I’d like to set the stage for this review with a haunting story from my past, which many Queensrÿche fans are likely familiar with. As a new college student who only knew the glory days of that band, I spent hours blasting the self-titled EP and Operation: Mindcrime while speeding to and from classes at my local community college. One fine spring day in 2006, I naively threw the brand new, much anticipated Operation: Mindcrime II into my personal CD player, which was rigged up via cassette adapter to my ’88 Cavalier’s stereo (my generation’s version of the 8 track). It was the beginning of the most striking musical betrayal in my tenure as a young metalhead, and to be honest, I have remained only peripherally up to speed with the court proceedings and inter-band politics between the original Queensrÿche and Tate’s new Operation: Mindcrime as relationships (and Tate’s musical sanity) spiraled into decline. Hence, The New Reality is my first concerted exposure to Tate’s post-Queensrÿche work.
My first impression of the third in Tate’s trilogy of “concept albums” is that it’s more of a personal soapbox on personal and societal issues than it is truly a story – this after reading lyrics and checking out Tate’s interviews and social media posts throughout the last few years. It’s very hard to tell by listening, as the lyrics are so colloquial and the music itself feels more like half-ambient atmospheric prog rock than anything else. There’s certainly little metal to be found on A New Reality for any longer than brief glimpses, though flashes of the vocal and guitar work here and there do actually remind me of Hear In the Now Frontier-era Queensrÿche. For much of the album, the guitar takes on a condimental role in favor of keyboard, various synth and electronic sound samples, and even a saxophone feature in “The Fear”. Single “Wake Me Up” is the closest thing to a traditional prog rock/metal song, its layered lead and rhythm guitars not unpleasant and reminiscent at times of Porcupine Tree. Too, it features the closest thing to dedicated singing that Geoff Tate offers throughout the whole album, and is probably the most worthwhile selection – though it is sullied by Tate’s ugliest of obsessions…
…His dreadful, sung-spoken vocals. These began to rear their hideous heads in earnest back on American Soldier, as I recall, and The New Reality is absolutely infested with them. When writing his own material, it seems that Tate is given to making his vocals almost solely syllabic rather than melismatic – and when combining this with his tendency to add spoken and even rap-like sections to his songs, he assumes a persona that is more that of a “vocal performer” than that of a singer. Tate has said that his goal is to tell stories with these concept albums, and so I suppose this practice might help further that aim, if you’re okay with a singer who doesn’t want to sing. I, however, prefer my storytelling in other contexts, and just find all of this ranting to be distracting.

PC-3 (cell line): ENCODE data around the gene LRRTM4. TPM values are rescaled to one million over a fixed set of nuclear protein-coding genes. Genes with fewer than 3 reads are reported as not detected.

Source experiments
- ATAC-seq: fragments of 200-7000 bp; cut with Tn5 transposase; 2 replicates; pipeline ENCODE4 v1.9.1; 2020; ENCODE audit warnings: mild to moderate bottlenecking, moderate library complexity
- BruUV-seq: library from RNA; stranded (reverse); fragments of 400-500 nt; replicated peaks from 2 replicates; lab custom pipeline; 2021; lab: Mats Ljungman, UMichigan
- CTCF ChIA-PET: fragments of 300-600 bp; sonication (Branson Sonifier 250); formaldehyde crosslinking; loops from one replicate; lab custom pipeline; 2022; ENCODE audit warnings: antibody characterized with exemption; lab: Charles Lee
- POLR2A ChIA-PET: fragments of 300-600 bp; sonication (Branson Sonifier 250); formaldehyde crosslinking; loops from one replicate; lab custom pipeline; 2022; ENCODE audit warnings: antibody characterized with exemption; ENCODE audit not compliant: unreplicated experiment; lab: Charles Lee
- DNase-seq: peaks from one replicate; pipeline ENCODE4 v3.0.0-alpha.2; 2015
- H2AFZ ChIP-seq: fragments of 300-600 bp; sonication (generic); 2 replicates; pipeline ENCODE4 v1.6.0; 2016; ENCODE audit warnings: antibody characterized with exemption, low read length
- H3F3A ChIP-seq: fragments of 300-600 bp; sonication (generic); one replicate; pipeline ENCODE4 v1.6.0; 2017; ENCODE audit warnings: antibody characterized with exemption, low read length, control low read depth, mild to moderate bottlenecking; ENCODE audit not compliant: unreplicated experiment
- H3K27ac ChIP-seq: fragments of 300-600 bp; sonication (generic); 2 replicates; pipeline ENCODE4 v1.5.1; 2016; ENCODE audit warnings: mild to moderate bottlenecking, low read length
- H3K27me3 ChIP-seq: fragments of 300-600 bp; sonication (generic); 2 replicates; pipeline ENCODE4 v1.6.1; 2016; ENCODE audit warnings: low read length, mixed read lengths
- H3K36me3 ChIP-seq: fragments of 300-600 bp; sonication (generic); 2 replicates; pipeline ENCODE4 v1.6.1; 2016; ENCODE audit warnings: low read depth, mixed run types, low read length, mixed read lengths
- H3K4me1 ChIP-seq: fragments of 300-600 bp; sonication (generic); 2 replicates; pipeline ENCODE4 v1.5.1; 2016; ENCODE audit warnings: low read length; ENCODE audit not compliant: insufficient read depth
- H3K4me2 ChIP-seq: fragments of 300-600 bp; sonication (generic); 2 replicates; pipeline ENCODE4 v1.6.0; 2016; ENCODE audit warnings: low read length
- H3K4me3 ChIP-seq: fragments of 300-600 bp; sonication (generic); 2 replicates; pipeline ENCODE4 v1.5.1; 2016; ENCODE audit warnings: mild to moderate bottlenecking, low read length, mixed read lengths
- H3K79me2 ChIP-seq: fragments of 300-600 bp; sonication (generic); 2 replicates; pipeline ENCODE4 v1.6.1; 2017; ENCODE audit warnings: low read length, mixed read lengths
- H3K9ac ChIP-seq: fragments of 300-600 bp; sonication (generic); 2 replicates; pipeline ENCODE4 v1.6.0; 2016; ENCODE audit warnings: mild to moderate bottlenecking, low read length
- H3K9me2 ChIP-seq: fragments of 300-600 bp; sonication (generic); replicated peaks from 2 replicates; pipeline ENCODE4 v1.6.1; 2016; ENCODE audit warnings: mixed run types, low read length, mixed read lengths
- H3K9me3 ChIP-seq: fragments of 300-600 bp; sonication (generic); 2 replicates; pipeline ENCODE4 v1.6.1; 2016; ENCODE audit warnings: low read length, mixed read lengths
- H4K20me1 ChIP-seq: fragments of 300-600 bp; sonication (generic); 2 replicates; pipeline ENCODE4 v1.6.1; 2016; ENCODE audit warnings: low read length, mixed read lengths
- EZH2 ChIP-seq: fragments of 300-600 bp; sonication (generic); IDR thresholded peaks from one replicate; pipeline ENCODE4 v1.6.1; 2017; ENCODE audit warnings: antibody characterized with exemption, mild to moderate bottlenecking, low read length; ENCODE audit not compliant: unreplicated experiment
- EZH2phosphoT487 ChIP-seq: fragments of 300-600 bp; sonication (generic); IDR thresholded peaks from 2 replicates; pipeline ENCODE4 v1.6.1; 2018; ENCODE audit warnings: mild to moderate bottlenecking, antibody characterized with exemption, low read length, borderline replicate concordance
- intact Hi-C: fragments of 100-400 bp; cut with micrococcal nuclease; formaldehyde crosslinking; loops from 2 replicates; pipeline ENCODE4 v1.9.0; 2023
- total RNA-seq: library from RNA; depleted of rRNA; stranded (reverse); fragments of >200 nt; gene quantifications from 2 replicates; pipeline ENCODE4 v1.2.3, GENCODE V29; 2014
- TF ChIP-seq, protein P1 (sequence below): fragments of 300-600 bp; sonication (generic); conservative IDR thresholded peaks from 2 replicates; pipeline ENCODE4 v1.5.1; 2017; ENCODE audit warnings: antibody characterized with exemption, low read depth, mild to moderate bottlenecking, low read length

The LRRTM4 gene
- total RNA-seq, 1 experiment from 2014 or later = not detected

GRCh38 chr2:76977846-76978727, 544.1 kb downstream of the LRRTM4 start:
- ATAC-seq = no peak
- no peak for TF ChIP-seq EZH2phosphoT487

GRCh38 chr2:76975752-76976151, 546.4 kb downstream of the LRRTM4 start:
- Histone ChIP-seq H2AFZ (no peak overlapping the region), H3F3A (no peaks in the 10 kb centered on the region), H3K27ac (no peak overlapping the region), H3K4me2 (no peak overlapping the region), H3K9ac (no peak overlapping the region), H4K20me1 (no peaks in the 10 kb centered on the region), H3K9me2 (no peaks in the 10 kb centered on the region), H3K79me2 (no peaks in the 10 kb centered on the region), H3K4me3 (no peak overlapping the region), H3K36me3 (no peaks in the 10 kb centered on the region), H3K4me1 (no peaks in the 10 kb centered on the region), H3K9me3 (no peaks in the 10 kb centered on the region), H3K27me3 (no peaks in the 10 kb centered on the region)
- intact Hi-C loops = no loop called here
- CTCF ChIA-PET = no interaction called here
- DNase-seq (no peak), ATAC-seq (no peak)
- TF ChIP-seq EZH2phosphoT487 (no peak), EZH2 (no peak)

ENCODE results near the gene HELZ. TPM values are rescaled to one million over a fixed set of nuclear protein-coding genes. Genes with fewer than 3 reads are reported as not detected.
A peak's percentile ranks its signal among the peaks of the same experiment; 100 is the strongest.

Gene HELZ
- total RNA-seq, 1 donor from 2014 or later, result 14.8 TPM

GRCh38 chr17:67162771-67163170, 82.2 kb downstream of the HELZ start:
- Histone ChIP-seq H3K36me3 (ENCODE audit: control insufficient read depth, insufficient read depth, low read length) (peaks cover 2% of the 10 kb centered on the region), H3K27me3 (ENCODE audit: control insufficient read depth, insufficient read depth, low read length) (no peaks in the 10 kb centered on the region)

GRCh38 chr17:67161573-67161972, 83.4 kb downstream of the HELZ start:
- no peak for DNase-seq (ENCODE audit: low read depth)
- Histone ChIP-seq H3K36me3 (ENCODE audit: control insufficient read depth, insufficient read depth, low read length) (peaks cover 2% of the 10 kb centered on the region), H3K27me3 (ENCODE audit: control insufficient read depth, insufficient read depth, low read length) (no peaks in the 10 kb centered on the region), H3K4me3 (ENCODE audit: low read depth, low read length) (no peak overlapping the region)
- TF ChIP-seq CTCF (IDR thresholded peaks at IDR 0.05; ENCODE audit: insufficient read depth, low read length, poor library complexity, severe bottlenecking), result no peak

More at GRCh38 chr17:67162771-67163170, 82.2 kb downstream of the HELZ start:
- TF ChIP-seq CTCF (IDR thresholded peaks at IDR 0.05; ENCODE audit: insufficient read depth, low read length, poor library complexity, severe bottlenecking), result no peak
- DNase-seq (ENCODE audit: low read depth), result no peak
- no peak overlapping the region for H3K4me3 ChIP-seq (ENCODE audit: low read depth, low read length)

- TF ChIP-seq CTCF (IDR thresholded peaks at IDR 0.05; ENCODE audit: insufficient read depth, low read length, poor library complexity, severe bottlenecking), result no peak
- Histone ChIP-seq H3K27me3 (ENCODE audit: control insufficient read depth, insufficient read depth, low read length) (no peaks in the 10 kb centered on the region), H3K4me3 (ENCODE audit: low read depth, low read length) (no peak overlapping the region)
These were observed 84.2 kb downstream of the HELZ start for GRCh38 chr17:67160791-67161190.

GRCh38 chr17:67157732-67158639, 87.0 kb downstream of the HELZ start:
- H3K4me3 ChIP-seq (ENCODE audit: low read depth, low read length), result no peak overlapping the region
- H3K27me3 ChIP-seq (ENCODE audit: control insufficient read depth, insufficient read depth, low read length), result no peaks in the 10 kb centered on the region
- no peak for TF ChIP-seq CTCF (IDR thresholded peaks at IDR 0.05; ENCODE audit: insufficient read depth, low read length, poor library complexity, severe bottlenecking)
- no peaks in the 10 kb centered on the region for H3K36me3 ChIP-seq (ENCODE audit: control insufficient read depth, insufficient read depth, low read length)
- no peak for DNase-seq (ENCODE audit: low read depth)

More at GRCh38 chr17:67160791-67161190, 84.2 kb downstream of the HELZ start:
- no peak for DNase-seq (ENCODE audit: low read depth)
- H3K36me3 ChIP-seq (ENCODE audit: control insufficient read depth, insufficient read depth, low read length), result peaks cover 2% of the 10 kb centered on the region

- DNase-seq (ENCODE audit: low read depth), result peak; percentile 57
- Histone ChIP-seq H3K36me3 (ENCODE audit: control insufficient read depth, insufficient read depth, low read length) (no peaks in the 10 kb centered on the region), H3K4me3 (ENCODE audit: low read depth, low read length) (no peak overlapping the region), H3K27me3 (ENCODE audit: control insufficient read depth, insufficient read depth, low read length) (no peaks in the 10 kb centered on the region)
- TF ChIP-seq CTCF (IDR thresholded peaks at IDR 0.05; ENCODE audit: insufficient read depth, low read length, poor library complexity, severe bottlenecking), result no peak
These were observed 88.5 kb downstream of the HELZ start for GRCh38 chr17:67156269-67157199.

Pulling anything of real value from The New Reality is difficult. So many of the compositions are awash in various electronic effects and half-completed motivic ideas that this album is more of an hour long pageant of quasi-musical eccentricity than a coherent musical composition. Bizarrely placed orchestrations leap in at arbitrary moments, weird phasing infects several tracks, and the variety and appearance of random sound effects knows no bounds. Top this off with Tate opening “The New Reality” with what sounds like a late-night attempt to evacuate his bowels, accidentally captured on microphone, and you’ll be as puzzled as I am.
The New Reality offers up a lot of noise and even a few sneezes of something loosely recognizable as progressive rock. By and large, however, one is forced to conclude that when judged as a piece of music intended for consumption and enjoyment, this is the equivalent of week-old headcheese: you don’t recognize the bits, the texture is entirely too squishy, and probably its been sitting around in someone’s (or something’s) head a little too long to be appetizing to the general public. The lesson here, ladies and gents, if none of you learned it well before this unfortunate reviewer, is that Operation: Mindcrime is now a mere peculiarity unlikely to be accessible to most of the rock and metal world, and frustrating because of the prior accomplishments and potential talent of its individual members.